RBC broke the first rule of public relations, failing to plan for the possibility that employees whose jobs were being outsourced would be upset and take their complaints public, says one PR expert.

In February, 45 of the bank's personnel were informed that they would be replaced by outsourced workers after the bank contracted a number of technological services to iGate, a California-based firm that specializes in sending jobs offshore.

According to an RBC employee, personnel were given 90 days' notice. At least one of the Canadian employees complained that she was asked to train her own foreign replacement.

Geoff Rowan, managing director of Ketchum Public Relations Canada, said RBC didn't think through the possible implications of their actions.

"It looks like they didn't really plan for this the way a big sophisticated company should," Rowan told CTV's Canada AM.

"PR 101 says if you're going to do some sort of job action, you anticipate what are the possible scenarios. It could be that someone is going to be very unhappy about it and is going to go to the media, and in this world of social media that's going to have enormous repercussions."

Gord Nixon, president and CEO of the bank, released an open letter on Thursday apologizing for the way employees were treated. In the letter, he said the situation and resulting public outcry "has raised important questions."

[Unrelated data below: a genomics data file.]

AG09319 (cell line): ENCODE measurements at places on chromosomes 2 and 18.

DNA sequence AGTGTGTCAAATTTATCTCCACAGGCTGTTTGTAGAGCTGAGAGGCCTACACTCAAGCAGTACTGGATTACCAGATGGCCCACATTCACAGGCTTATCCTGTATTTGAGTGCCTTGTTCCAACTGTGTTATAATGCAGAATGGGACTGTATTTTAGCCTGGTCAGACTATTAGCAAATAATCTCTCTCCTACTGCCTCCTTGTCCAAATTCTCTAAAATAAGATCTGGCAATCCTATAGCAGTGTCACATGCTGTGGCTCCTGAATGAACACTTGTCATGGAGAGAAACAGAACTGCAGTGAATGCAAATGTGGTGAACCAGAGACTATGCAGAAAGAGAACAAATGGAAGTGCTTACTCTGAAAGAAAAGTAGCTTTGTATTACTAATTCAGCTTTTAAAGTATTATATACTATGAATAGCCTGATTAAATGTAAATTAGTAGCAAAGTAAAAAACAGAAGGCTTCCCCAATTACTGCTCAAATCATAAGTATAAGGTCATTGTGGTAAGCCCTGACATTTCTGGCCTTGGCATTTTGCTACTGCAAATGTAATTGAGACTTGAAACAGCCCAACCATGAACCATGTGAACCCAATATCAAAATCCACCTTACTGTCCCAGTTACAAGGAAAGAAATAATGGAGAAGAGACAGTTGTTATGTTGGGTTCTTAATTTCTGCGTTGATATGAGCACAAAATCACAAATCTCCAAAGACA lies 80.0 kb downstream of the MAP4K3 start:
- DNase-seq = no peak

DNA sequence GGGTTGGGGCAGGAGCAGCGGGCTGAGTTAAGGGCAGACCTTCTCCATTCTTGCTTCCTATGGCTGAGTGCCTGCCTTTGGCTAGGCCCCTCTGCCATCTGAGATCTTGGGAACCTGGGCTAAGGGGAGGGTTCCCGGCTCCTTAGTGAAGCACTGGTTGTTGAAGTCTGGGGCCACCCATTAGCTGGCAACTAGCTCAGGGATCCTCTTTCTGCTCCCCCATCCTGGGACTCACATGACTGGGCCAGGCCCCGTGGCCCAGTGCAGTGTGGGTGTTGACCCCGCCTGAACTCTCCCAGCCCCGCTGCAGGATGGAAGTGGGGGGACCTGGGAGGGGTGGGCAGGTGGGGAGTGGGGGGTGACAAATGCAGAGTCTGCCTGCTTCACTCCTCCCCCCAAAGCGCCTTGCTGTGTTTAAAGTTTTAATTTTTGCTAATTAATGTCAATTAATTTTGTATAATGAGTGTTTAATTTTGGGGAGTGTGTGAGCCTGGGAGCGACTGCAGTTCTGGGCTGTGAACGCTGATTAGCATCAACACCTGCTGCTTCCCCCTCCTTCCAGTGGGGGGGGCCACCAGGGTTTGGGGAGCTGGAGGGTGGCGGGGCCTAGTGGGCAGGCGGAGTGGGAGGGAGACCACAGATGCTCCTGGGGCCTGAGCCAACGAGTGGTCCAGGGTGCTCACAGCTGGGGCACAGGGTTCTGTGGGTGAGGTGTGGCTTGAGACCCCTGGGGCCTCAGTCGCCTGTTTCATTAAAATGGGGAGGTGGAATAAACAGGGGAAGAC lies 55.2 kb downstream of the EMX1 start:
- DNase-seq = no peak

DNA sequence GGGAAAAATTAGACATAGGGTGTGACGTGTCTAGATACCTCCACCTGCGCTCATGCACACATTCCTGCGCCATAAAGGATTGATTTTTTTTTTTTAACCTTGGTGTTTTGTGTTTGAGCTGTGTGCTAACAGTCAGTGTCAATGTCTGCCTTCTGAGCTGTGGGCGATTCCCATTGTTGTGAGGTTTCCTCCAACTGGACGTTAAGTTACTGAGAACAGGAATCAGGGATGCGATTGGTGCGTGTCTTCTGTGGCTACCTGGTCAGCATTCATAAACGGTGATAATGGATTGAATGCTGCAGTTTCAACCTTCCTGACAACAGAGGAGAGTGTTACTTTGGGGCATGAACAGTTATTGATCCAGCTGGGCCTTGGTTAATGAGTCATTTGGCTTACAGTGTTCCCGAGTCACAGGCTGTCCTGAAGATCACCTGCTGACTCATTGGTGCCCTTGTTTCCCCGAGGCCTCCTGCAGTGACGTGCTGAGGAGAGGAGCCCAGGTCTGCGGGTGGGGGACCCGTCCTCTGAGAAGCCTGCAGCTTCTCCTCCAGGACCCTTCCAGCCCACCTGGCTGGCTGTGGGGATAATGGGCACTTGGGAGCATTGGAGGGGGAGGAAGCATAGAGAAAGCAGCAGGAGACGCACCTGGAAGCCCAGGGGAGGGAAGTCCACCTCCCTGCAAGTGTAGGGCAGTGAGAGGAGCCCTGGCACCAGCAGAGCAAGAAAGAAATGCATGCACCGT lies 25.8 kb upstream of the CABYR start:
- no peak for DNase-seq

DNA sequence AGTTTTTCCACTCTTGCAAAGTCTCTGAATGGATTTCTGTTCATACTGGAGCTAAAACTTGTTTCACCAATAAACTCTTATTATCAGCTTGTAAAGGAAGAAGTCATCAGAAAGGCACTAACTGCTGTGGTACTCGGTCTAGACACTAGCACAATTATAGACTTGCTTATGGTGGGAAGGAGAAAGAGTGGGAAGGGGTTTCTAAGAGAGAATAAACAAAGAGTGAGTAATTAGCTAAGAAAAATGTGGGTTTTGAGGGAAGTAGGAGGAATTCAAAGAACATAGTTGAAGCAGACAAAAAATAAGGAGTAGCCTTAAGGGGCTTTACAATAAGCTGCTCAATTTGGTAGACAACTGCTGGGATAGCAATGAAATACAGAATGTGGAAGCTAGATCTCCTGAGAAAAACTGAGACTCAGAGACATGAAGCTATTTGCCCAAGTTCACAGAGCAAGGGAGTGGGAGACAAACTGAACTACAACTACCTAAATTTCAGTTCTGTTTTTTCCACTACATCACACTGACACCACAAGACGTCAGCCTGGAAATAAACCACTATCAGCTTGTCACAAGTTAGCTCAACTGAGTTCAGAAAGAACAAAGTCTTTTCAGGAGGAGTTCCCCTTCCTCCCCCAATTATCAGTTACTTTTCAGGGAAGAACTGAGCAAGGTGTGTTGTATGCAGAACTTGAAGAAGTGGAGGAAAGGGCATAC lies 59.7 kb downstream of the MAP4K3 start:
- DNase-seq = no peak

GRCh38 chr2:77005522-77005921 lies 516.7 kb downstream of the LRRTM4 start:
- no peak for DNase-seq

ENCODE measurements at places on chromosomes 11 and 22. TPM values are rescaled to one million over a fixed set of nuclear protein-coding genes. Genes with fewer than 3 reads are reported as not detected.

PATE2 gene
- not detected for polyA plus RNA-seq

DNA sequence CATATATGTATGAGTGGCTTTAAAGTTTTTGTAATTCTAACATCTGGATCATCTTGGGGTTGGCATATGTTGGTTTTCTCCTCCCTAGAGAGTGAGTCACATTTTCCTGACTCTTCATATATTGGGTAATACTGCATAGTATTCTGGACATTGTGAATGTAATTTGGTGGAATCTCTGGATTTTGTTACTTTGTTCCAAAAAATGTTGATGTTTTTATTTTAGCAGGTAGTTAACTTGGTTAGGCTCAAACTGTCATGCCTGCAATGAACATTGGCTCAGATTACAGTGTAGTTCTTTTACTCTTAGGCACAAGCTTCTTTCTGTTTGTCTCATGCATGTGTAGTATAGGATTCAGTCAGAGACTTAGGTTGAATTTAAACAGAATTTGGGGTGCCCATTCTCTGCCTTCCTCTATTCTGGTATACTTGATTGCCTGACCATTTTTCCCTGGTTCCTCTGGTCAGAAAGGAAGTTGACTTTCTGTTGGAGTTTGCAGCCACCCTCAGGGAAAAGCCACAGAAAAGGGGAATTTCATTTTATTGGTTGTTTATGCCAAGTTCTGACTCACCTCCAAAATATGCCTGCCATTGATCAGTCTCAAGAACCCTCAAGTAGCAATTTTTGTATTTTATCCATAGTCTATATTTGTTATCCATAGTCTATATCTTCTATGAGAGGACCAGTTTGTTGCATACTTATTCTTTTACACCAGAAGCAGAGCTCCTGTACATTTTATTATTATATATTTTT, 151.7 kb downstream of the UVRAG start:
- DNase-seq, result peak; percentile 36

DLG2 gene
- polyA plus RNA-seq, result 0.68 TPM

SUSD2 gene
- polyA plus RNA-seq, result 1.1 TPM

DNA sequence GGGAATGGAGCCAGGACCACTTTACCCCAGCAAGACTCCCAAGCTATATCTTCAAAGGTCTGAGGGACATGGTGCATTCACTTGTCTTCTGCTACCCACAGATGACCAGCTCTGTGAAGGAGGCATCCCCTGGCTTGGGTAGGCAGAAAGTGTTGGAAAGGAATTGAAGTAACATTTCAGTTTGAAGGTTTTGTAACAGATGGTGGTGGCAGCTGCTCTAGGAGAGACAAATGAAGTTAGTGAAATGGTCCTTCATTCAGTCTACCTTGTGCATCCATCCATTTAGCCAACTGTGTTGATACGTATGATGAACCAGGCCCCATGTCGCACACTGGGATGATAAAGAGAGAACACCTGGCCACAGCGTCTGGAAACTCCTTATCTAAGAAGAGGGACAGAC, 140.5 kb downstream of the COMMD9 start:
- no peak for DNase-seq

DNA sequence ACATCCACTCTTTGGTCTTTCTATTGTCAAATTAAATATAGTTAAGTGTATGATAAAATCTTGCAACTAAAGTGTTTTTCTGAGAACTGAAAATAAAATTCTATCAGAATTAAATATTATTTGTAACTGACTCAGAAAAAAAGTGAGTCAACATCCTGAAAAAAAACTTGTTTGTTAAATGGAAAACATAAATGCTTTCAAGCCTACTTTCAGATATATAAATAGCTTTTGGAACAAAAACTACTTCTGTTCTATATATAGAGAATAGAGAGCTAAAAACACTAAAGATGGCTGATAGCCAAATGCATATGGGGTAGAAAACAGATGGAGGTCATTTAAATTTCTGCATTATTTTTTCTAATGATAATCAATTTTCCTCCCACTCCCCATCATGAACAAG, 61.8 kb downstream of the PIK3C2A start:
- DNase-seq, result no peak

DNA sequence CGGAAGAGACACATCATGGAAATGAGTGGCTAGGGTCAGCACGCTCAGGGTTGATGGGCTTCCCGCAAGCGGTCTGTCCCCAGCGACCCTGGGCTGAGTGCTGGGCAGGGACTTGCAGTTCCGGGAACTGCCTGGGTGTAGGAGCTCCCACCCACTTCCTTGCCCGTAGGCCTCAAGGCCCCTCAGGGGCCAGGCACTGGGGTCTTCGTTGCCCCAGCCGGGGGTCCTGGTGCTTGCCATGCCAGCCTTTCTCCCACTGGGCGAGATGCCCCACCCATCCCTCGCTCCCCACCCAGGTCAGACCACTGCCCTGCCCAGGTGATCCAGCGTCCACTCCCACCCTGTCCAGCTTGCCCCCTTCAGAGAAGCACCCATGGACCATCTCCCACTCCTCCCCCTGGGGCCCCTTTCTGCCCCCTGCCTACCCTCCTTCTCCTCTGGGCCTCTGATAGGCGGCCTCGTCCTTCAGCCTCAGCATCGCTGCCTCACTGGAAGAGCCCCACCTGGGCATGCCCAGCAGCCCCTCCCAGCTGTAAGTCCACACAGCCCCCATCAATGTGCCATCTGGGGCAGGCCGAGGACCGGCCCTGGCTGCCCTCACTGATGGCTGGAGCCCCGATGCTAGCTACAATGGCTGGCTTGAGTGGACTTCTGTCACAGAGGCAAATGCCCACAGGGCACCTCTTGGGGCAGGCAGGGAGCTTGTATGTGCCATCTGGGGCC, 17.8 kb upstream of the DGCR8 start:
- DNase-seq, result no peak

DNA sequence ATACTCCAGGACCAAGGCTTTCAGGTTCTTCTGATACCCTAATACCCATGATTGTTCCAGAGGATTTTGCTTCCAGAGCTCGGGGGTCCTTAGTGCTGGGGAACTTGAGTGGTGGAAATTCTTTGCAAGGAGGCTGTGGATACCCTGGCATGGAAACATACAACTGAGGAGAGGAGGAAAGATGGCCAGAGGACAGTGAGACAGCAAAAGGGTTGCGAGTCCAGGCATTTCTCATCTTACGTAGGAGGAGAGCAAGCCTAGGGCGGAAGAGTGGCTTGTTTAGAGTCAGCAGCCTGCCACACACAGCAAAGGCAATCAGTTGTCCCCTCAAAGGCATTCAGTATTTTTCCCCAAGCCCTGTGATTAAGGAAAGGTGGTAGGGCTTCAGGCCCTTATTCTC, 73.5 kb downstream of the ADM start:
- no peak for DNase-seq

"First, I want to apologize to the employees affected by this outsourcing arrangement as we should have been more sensitive and helpful to them. All will be offered comparable job opportunities within the bank," he wrote.

"Second, we are reviewing our supplier arrangements and policies with a continued focus on Canadian jobs and prosperity, balancing our desire to be both a successful business and a leading corporate citizen."

Carefully worded letter

While Nixon apologized in the letter for the way people were affected by the decision, he was careful not to admit to any wrongdoing whatsoever, Rowan said.

In fact, Nixon points out that RBC did not break any rules or regulations in their handling of the situation.

"This is a typical lawyer letter that he's written with the lawyers standing over top of the PR people saying 'you can't really admit any wrongdoing.' It's carefully parsed," Rowan said.

"Wouldn't you just love it if a corporation screwed up and they just said 'hey, we screwed up, we're sorry, we feel really bad about it. We've damaged some people, we've hurt some people and we're going to fix it.'"

However, Rowan credited Nixon for admitting the company handled the situation poorly, and said it's likely RBC learned a valuable experience from the negative coverage of the story.

RBC faced considerable backlash over the story, with outraged members of the public taking to social media and urging a boycott of the bank.

Since the story broke over the weekend, the bank has been "scrambling" to redeploy workers into other positions within the bank, according to the RBC employee who spoke to CTV News on condition of anonymity.